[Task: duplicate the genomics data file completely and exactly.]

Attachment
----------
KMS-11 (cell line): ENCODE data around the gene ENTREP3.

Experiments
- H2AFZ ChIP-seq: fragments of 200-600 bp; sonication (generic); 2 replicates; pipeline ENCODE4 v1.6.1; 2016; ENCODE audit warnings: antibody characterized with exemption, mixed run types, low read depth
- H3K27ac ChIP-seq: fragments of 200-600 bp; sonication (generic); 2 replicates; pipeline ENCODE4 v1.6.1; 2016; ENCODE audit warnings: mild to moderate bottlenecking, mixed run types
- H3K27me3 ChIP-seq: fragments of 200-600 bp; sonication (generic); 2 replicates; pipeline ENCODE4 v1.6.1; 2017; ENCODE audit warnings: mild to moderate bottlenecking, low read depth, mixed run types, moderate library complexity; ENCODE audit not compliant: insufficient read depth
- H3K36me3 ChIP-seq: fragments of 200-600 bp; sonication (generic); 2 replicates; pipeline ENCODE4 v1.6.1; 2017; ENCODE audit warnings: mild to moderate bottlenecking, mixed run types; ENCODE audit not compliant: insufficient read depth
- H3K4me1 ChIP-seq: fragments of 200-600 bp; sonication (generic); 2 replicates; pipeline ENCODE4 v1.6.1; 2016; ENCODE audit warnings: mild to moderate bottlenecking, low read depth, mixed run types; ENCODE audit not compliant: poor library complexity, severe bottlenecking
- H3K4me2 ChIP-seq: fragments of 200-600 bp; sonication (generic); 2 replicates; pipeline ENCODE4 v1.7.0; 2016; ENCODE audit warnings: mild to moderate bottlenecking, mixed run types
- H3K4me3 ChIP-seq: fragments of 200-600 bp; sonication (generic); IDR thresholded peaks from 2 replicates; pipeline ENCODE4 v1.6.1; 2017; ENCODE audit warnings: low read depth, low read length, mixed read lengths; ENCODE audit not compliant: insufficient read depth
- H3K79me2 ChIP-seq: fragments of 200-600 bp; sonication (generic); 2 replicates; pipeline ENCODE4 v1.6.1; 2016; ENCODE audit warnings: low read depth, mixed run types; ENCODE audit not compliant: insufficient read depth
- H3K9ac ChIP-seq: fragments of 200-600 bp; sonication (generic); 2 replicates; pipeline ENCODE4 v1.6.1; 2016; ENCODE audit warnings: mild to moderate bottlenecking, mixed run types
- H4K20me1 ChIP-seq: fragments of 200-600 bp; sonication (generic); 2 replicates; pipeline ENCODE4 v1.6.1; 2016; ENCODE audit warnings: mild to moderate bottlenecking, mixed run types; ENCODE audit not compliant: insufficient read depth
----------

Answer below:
KMS-11 (cell line): ENCODE data around the gene ENTREP3.

Experiments
- H2AFZ ChIP-seq: fragments of 200-600 bp; sonication (generic); 2 replicates; pipeline ENCODE4 v1.6.1; 2016; ENCODE audit warnings: antibody characterized with exemption, mixed run types, low read depth
- H3K27ac ChIP-seq: fragments of 200-600 bp; sonication (generic); 2 replicates; pipeline ENCODE4 v1.6.1; 2016; ENCODE audit warnings: mild to moderate bottlenecking, mixed run types
- H3K27me3 ChIP-seq: fragments of 200-600 bp; sonication (generic); 2 replicates; pipeline ENCODE4 v1.6.1; 2017; ENCODE audit warnings: mild to moderate bottlenecking, low read depth, mixed run types, moderate library complexity; ENCODE audit not compliant: insufficient read depth
- H3K36me3 ChIP-seq: fragments of 200-600 bp; sonication (generic); 2 replicates; pipeline ENCODE4 v1.6.1; 2017; ENCODE audit warnings: mild to moderate bottlenecking, mixed run types; ENCODE audit not compliant: insufficient read depth
- H3K4me1 ChIP-seq: fragments of 200-600 bp; sonication (generic); 2 replicates; pipeline ENCODE4 v1.6.1; 2016; ENCODE audit warnings: mild to moderate bottlenecking, low read depth, mixed run types; ENCODE audit not compliant: poor library complexity, severe bottlenecking
- H3K4me2 ChIP-seq: fragments of 200-600 bp; sonication (generic); 2 replicates; pipeline ENCODE4 v1.7.0; 2016; ENCODE audit warnings: mild to moderate bottlenecking, mixed run types
- H3K4me3 ChIP-seq: fragments of 200-600 bp; sonication (generic); IDR thresholded peaks from 2 replicates; pipeline ENCODE4 v1.6.1; 2017; ENCODE audit warnings: low read depth, low read length, mixed read lengths; ENCODE audit not compliant: insufficient read depth
- H3K79me2 ChIP-seq: fragments of 200-600 bp; sonication (generic); 2 replicates; pipeline ENCODE4 v1.6.1; 2016; ENCODE audit warnings: low read depth, mixed run types; ENCODE audit not compliant: insufficient read depth
- H3K9ac ChIP-seq: fragments of 200-600 bp; sonication (generic); 2 replicates; pipeline ENCODE4 v1.6.1; 2016; ENCODE audit warnings: mild to moderate bottlenecking, mixed run types
- H4K20me1 ChIP-seq: fragments of 200-600 bp; sonication (generic); 2 replicates; pipeline ENCODE4 v1.6.1; 2016; ENCODE audit warnings: mild to moderate bottlenecking, mixed run types; ENCODE audit not compliant: insufficient read depth